Utah Among Deadliest States For Teen Drivers, Report Says
SALT LAKE CITY, Utah — Utah is the ninth-most dangerous state for teen drivers, according to a new report with national data that looked at crashes involving drivers ages 15 to 20.
A Utah mother, who lost her 20-year-old son in a crash more than two years ago Thursday, reminded teens no one is invincible.
“Bobby was just a happy, go-lucky kid. Just amazing, ” said Sarah Tupoumalohi, whose son, Bobby, died in a crash in Taylorsville in June 2017.
“He felt like he was invincible, which I think a lot of teenagers feel like they’re invincible,” said Tupoumalohi, adding that it’s a common mindset for young people, right about the time they’re allowed to drive. “They know what they’re doing, of course, so they have control of what’s happening. Or, that’s what they think.”
That day, their whole family was celebrating the graduation of a cousin. But, Bobby was late for the party. “I was texting him, Bobby, where are you? Why aren’t you here?” Tupoumalohi said.
But she never got a response and hardly thought that any trouble was brewing.
“We saw on the news that there was a fatality, on 5400 South, and I said guys don’t go down 5400 South,” she said.
They later found out Bobby died in that crash. He was speeding and an oncoming motorist tried to turn in front of him, but ran into his car. The force of the collision shot Bobby’s car into a telephone pole.
“It turned him into a rocket, and he flew into that light pole,” she said.
His death turned his family upside down.
“Everybody who knew Bobby was affected by this,” Tupoumalohi said.
His two brothers and sisters, parents and their entire extended family were filled with grief.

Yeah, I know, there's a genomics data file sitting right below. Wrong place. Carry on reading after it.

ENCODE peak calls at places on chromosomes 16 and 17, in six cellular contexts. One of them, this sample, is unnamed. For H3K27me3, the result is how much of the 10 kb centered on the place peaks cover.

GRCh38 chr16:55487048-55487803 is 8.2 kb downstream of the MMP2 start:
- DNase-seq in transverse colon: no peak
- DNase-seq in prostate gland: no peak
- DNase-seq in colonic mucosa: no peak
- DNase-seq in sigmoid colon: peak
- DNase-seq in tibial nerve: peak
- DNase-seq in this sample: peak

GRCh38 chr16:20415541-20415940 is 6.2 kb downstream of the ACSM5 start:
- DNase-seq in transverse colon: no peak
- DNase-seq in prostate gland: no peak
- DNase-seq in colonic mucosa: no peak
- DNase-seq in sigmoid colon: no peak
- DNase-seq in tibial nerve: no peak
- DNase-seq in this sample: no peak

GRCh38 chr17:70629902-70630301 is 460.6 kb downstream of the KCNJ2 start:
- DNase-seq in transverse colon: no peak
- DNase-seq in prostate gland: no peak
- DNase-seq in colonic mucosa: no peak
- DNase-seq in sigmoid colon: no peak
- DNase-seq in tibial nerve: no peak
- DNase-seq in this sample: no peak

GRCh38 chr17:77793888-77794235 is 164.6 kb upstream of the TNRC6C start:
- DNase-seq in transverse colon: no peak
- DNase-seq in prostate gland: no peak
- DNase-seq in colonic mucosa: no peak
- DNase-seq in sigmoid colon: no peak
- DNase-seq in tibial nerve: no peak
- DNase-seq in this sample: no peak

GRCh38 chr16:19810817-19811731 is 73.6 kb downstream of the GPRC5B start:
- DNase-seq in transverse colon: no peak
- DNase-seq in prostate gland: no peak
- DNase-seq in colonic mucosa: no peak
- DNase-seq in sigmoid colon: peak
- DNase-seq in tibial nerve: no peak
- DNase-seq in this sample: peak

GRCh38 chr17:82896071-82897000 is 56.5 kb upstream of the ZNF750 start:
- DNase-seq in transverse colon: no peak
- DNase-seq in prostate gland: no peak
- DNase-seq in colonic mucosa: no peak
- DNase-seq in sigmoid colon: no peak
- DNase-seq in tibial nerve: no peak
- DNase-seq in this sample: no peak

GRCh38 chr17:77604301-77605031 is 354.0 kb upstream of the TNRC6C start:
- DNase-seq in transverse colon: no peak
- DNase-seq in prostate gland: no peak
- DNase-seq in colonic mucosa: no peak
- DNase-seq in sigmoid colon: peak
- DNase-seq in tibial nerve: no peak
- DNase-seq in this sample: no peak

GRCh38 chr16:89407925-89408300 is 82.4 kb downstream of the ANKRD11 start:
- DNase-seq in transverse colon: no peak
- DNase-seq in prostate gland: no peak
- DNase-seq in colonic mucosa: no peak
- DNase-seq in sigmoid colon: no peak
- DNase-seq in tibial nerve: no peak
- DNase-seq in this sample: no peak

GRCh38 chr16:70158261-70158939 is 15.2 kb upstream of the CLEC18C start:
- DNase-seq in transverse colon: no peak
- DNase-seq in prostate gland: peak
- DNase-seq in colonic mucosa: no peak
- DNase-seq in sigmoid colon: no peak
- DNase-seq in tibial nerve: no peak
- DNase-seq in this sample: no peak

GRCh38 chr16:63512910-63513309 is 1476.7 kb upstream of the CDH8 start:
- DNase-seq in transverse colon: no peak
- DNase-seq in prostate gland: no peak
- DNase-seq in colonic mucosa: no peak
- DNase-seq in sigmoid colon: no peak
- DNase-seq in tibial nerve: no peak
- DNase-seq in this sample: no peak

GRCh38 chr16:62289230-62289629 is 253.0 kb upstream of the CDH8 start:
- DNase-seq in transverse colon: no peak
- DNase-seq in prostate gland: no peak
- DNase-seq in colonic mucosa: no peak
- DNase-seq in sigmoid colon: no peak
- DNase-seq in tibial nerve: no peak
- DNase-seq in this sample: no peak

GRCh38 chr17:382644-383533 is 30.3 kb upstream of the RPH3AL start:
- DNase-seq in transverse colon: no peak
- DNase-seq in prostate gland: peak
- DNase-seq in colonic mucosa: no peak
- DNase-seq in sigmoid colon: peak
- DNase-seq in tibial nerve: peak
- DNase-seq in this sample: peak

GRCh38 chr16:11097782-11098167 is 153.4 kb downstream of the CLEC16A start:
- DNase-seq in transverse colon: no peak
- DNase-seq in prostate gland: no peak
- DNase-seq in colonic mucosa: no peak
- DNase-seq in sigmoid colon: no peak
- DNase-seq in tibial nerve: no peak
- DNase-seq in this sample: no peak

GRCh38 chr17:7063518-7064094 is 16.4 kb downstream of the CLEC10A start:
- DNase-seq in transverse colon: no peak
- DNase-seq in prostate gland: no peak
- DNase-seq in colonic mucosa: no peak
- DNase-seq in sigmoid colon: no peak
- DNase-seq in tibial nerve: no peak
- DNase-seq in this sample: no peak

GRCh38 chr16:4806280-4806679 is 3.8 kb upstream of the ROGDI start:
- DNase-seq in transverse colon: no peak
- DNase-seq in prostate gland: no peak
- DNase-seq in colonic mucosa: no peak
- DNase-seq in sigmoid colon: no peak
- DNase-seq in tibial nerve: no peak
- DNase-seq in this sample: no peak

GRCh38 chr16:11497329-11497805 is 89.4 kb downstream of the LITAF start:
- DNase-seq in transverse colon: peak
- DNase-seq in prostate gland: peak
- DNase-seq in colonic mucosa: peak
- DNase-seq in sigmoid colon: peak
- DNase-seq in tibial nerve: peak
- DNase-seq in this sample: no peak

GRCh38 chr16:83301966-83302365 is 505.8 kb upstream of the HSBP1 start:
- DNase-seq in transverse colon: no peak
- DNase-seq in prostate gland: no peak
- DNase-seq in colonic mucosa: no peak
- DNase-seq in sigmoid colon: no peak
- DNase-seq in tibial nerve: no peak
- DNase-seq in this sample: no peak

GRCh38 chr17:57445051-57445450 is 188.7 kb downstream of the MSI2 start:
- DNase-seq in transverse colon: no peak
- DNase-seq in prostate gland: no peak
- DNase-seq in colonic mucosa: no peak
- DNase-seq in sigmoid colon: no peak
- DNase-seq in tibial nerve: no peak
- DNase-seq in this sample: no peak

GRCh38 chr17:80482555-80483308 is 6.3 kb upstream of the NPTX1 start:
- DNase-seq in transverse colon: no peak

Tupoumalohi said his siblings still struggle with his death, as she does.
“I still think about him every day,” she said. “There are reasons why parents worry and why parents teach you certain things.”
Because they won’t always be in the passenger seat. And the teen, still getting driving experience, won’t always be focused on driving.
“You may be just graduated high school, and just going off and spending a lot more time with friends you need to take that responsibility,” said John Gleason, a Zero Fatalities advocate and UDOT spokesperson. “You don’t have the experience, but you need to take every step possible to make sure that you’re not one of these fatalities.”
Bobby was wearing his seatbelt, but his mother said he was also speeding. Those two factors show up in a majority of Utah teen fatal crashes.
When you look at Utah fatality statistics, it’s clear that buckling up could save dozens of teenage lives in Utah each year.
Two years ago, 27 teens died on Utah roads. Over half of them were not buckled in or were not wearing their seatbelt properly.
The year before, 34 teens died on Utah roads. Nearly 60% of those teens were not buckled in. Over the past decade, more than half the teens killed on Utah roads were not buckled in.
Safety advocates cited an even sharper rise in fatalities for young drivers after leaving the restrictions of the graduated driver’s license in Utah. The data suggested the graduated driver’s license restrictions help reduce fatal crashes among our teens in the first few years they are learning to drive.
“When you’re 17, 18, 19 years old, your mom and dad aren’t necessarily there anymore giving you the constant reminders,” Gleason said. “They’re just out of the house. They don’t have supervision from mom and dad anymore, and they may not be buckling up. That’s what we’re seeing, and that’s what we’re trying to stop.”
Tupoumalohi agreed. She feels the anguish of losing her son every day and implores other parents to share those safety messages with their children while they’re learning to drive.
“Please, be cautious, wear your seatbelt, slow down, don’t be in such a big hurry,” she said, adding that it’s critical to put down the phone and any other distractions. “That one second that your eyes are off the road could mean your life.”